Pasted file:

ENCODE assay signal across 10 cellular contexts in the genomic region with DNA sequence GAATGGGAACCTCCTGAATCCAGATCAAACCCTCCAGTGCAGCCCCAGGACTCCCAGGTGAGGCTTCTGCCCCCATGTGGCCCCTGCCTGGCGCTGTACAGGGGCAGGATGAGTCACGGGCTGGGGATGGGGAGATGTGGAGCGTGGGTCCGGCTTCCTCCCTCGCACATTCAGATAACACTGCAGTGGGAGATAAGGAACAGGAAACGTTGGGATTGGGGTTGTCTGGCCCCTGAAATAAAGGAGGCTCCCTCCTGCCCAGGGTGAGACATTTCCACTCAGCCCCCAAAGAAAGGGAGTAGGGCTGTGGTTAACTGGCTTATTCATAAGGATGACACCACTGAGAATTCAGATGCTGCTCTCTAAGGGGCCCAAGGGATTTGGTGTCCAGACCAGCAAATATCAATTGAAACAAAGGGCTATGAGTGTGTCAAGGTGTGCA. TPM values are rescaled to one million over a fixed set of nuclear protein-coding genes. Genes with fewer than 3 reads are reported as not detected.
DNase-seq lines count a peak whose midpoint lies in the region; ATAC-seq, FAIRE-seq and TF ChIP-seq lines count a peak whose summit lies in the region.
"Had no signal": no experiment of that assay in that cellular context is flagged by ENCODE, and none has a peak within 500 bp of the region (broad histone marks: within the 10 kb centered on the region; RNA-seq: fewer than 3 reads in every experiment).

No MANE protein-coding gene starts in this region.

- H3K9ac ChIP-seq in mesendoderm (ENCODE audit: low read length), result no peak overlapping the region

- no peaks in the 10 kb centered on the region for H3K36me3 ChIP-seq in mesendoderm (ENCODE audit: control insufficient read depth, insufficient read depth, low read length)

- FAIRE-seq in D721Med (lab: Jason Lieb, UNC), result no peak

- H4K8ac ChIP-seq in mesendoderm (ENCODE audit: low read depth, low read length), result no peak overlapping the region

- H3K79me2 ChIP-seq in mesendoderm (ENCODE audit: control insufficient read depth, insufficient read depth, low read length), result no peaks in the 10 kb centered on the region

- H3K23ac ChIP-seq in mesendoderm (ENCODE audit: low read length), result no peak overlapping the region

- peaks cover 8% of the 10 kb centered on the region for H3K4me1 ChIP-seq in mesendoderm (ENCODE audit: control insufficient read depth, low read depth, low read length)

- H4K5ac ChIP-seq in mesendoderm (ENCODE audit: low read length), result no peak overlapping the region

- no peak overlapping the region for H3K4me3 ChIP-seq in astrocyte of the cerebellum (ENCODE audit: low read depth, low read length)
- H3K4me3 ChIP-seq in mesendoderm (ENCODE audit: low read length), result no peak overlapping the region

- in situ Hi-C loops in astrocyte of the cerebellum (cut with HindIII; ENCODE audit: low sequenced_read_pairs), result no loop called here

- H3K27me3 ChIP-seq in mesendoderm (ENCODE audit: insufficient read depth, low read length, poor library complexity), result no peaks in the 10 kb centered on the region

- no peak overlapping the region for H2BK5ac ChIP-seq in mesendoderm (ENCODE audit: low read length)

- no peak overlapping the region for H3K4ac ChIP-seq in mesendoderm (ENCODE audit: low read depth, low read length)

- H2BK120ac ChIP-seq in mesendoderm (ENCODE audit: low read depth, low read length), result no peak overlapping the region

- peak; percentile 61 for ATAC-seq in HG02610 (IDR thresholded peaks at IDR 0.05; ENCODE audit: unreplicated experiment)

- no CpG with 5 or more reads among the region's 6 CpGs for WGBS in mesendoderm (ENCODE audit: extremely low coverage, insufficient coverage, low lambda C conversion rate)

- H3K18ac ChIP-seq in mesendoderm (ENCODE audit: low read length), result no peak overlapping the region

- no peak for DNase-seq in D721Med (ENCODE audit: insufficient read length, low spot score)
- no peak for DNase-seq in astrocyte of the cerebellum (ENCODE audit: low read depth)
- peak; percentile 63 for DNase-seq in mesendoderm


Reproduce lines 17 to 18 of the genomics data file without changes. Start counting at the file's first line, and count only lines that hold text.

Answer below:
- no peak overlapping the region for H2BK5ac ChIP-seq in mesendoderm (ENCODE audit: low read length)

- no peak overlapping the region for H3K4ac ChIP-seq in mesendoderm (ENCODE audit: low read depth, low read length)